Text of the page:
COLLEGE STATION — National Pollinator Week is June 17-23, and the Texas A&M Natural Resources Institute, NRI, in collaboration with other organizations is continuing its efforts to promote statewide land stewardship relating to pollinators.
“Our institute and other like-minded organizations have been collaborating to bring awareness to the importance of voluntary land stewardship in Texas through a statewide campaign emphasizing the role of pollinators in the environment,” said NRI associate director Dr. Jim Cathey.
Cathey said some of the organizations involved in the statewide initiative to increase public awareness of pollinator benefits include the Texas State Soil and Water Conservation Board, Association of Texas Soil and Water Conservation Districts, Texas Wildlife Association and Texas and Southwestern Cattle Raisers Association.
“Pollinators, like birds, bees, butterflies, bats, beetles, moths or even small mammals, play a vital role in production agriculture, ensuring the food supply and preserving natural resources,” Cathey said. “They also play a significant role in natural rangeland ecosystems by helping to keep plant communities healthy and reproducing.”
Cathey said while some pollinator populations in Texas and elsewhere have been declining, many landowners recognize the importance of pollinators and employ voluntary conservation practices on both private and public lands to help support and grow their populations.
“Habitat enhancements like rangeland restoration provide a benefit by increasing biodiversity — an essential component for all wildlife, including pollinators,” he said. “Because so much of the land in this state is privately owned, this makes it even more important for landowners to implement voluntary conservation activities to help keep our soil and water resources healthy,”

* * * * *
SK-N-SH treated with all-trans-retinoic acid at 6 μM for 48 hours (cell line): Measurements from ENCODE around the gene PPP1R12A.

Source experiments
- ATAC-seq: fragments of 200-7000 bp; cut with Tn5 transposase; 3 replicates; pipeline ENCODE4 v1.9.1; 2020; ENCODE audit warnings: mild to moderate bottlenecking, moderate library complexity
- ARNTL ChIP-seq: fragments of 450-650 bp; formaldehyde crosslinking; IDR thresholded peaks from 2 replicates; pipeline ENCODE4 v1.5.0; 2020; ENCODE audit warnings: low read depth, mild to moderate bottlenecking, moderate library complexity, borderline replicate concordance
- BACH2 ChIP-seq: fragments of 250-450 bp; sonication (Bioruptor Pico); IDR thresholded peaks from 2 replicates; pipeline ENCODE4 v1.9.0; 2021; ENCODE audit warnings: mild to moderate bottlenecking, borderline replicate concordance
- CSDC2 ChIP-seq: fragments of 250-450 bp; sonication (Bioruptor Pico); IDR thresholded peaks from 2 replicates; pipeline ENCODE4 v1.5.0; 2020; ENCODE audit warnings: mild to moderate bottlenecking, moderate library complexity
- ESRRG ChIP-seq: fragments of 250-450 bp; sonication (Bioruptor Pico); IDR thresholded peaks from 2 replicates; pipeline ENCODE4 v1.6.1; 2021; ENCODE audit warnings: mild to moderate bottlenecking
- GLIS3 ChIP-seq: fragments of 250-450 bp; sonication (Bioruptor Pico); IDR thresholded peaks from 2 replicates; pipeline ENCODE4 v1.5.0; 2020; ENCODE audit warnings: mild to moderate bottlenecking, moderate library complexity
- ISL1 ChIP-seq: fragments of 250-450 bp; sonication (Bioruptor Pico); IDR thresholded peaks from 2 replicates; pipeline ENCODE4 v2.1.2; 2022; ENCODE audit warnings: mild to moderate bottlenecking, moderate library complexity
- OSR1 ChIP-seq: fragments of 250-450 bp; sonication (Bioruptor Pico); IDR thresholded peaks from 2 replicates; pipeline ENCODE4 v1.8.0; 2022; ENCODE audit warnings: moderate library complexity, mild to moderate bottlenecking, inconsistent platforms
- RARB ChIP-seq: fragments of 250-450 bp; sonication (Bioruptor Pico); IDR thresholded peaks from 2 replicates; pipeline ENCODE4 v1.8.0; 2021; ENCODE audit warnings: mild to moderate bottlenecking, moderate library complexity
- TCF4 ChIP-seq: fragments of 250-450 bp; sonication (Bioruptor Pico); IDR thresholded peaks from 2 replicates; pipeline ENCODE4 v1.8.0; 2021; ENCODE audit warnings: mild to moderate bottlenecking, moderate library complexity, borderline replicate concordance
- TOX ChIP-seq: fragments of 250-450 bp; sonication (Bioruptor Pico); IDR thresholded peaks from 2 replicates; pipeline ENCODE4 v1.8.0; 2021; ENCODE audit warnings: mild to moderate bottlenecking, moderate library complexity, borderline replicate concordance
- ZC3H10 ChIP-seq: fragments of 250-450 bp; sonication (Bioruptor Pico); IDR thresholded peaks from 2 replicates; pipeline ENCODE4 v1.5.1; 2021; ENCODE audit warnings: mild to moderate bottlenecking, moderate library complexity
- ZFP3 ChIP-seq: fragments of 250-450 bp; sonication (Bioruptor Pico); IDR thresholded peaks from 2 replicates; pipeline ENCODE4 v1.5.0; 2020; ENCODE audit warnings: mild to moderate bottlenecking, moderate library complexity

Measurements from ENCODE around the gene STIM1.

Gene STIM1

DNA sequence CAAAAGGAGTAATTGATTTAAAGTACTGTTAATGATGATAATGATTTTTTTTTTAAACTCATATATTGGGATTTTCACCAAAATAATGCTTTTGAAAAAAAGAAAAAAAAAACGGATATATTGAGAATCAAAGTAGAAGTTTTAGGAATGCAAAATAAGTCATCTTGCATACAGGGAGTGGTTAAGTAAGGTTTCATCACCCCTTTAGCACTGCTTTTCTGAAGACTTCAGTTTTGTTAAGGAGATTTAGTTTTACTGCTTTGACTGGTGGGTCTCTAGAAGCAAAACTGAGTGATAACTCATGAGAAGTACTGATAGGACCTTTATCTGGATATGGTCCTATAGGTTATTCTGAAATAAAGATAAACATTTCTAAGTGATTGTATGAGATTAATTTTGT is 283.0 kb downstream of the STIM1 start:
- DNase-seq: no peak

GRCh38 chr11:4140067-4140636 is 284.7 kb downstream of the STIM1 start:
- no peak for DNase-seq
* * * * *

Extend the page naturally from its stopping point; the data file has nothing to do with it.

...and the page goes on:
Cathey said taking steps to help conserve, protect and improve pollinator populations is an important adjunct to good land stewardship and natural resource protection.
For pollinator-friendly landscape plants around homes, schools and businesses, Cathey suggested the AgriLife Extension and City of Austin publication “Native and Adapted Landscape Plants of Texas” as a resource. It can be found at https://tinyurl.com/NativeAdaptedPlants.
For plant identification, he suggested Texas A&M University’s department of ecosystem sciences and management publication “Plants of Texas Rangelands” as “a virtual herbarium for landowners” found at https://rangeplants.tamu.edu/.
“For larger working lands like ranches, weeds or forbs make pollen, nectar, fruits and seeds that are valuable to wildlife from butterflies to bobwhites,” he said. “Native forbs can be promoted with soil disturbance such as shallow disking to 2-4 inches deep. Often this is done from January to March to encourage pollinator plants to mature as butterflies and other insect populations increase through the summer months.”
Cathey said there is an opportunity for habitat work in the yard or on the ranch to assist pollinators, but to make haste as rain will likely play out in late July and August.
“It is still worth the effort to be able to send migrating insects back home with nectar-filled stomachs,” he said. “And given the work these pollinators do for us, it’s also a smart investment.”
For more information on the pollinator initiative, go to: https://www.tsswcb.texas.gov.
Writer: Paul Schattenberg, 210-859-5752, firstname.lastname@example.org
Contact: Dr. Jim Cathey, 979-458-2565, email@example.com